Bulimia, or bulimia nervosa, and acid reflux can have a terrible effect on the health of your teeth and the dental changes seen in many people with bulimia are often recognizable.

Effects of bulimia:

  • salivary glands to swell
  • the tissues of your mouth and tongue become dry, red and sore.
  • chronic sore throat
  • small hemorrhages under the skin of the palate

Bulimia is an emotional disorder involving distortion of body image and an obsessive desire to lose weight, in which bouts of extreme overeating are followed by depression and self-induced vomiting, purging, or fasting.

Many people with bulimia may be malnourished, which can cause anemia, poor healing and increase the risk of periodontal disease.

Bulimia and Oral Health

The types of foods that are eaten and regurgitated during, as well as the digestive acids that come up from the stomach during vomiting, can have an undue, and harmful effect on the enamel of teeth. In addition, complications of bulimia, including heartburn, indigestion, and acid reflux, can increase the acidity of the mouth and contribute to the erosion of tooth enamel.

Sometimes, in those battling with bulimia, such a large amount of the enamel coating dissolves that the underlying layers of the teeth are then uncovered. Because of this, the teeth become much more sensitive because the nerve endings in the underlying layers have become exposed. The risk of having dental cavities become more numerous because the underlying layers are more sensitive to decay and cavities without the protection of the enamel. The looks of the teeth can also change: the underlying tooth structure revealed by the loss of the enamel is more yellowish or grayish than healthy white enamel.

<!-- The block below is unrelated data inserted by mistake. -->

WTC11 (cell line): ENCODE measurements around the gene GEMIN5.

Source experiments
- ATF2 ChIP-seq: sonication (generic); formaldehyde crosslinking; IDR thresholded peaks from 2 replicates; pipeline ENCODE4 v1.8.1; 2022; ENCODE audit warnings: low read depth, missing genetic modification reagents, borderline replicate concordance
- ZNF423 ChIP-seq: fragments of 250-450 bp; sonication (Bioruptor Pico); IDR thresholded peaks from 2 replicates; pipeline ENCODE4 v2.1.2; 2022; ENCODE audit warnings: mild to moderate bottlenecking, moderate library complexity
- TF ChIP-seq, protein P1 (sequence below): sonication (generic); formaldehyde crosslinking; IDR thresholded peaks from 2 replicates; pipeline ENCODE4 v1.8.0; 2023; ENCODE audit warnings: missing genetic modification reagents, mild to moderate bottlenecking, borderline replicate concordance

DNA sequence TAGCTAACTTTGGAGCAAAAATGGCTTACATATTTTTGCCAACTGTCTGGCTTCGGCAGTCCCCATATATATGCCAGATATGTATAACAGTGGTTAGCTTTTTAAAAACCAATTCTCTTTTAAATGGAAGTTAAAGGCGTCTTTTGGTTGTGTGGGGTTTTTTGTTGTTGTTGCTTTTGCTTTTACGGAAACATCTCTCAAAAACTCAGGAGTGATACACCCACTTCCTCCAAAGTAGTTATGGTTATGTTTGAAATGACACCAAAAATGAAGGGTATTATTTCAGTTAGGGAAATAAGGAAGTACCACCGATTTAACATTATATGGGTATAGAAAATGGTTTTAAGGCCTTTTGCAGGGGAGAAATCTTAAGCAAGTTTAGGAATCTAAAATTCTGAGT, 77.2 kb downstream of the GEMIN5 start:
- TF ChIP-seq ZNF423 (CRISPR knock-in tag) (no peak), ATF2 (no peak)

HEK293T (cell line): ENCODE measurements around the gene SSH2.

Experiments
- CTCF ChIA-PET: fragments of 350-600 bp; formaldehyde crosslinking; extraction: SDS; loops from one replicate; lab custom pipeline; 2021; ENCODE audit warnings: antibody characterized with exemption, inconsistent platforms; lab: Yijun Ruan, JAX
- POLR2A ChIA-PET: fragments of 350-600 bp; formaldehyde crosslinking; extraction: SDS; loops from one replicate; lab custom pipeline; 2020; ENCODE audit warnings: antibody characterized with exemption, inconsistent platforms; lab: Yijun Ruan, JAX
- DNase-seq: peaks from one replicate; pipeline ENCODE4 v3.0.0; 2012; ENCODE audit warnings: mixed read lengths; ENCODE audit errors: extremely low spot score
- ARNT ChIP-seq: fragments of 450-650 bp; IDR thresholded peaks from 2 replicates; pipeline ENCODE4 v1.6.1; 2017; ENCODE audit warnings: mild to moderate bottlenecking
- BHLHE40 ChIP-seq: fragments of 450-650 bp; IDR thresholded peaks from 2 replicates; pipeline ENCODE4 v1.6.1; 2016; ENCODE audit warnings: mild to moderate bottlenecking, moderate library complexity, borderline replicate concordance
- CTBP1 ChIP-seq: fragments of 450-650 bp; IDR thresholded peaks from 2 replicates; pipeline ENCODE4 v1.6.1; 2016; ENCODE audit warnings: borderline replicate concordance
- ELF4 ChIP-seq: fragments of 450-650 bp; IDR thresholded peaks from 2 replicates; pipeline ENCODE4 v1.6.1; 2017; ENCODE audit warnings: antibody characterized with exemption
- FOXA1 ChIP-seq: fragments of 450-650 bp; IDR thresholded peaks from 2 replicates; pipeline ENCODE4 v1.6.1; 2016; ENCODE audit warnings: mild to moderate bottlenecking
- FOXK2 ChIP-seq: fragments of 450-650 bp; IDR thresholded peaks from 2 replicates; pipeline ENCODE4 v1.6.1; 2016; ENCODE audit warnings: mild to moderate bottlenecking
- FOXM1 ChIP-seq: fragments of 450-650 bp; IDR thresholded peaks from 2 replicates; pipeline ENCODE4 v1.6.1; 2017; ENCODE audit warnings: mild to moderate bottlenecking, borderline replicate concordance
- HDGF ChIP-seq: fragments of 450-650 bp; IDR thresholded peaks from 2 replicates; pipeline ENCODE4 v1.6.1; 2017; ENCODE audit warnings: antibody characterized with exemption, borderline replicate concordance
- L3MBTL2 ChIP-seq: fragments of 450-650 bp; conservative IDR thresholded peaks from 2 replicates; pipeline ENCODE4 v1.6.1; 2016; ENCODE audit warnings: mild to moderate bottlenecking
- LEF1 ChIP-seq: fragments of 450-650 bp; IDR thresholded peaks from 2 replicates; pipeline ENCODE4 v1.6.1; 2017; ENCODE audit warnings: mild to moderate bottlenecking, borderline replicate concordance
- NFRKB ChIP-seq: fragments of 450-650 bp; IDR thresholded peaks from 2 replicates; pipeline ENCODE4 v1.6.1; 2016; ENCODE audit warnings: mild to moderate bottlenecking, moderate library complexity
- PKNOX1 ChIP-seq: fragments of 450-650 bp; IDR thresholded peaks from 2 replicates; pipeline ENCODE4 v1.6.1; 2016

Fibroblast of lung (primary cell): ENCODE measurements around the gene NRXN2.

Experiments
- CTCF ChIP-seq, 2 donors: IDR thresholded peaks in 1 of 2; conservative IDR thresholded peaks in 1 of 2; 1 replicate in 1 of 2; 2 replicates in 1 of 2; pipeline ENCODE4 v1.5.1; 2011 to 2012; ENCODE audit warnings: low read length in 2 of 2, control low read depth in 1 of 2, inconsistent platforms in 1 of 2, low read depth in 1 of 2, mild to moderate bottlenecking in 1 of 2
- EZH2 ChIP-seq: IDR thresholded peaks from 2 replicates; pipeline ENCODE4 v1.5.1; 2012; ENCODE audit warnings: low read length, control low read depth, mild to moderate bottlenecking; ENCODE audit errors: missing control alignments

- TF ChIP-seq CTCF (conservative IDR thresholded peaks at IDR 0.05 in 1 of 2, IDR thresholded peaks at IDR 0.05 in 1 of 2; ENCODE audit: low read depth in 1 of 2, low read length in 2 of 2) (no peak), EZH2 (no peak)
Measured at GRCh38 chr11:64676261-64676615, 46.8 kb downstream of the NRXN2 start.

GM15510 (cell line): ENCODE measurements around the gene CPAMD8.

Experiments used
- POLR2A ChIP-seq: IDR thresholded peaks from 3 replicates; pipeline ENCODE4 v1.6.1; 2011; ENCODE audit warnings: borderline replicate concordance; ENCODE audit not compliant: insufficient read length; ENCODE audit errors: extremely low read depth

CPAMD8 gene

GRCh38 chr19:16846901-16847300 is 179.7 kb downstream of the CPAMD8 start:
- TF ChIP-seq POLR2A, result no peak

What to Do While Recovering From Bulimia

While getting treated, it may take a while to control the episodes of induced vomiting. To minimize damage done by stomach acid during episodes of vomiting:

  • Rinse your mouth with baking soda mixed in water.
  • You also should rinse with a mouthwash containing .05 percent fluoride, which your dentist can prescribe.
  • Don’t brush your teeth immediately after vomiting because stomach acid weakens tooth enamel and brushing can cause erosion of the enamel.
  • When you do brush, use a toothpaste that contains fluoride. Fluoride helps strengthen teeth.

Dental treatment can be an important part of treatment for your bulimia. Your dentist will work with your health care team and together you can coordinate dental treatment with treatment for the eating disorder. If you have severe tooth damage and are still undergoing treatment for bulimia, your dentist may be able to give you an appliance that covers your teeth and protects them from stomach acids.

Call our office today at (562) 434-6414 to schedule an appointment.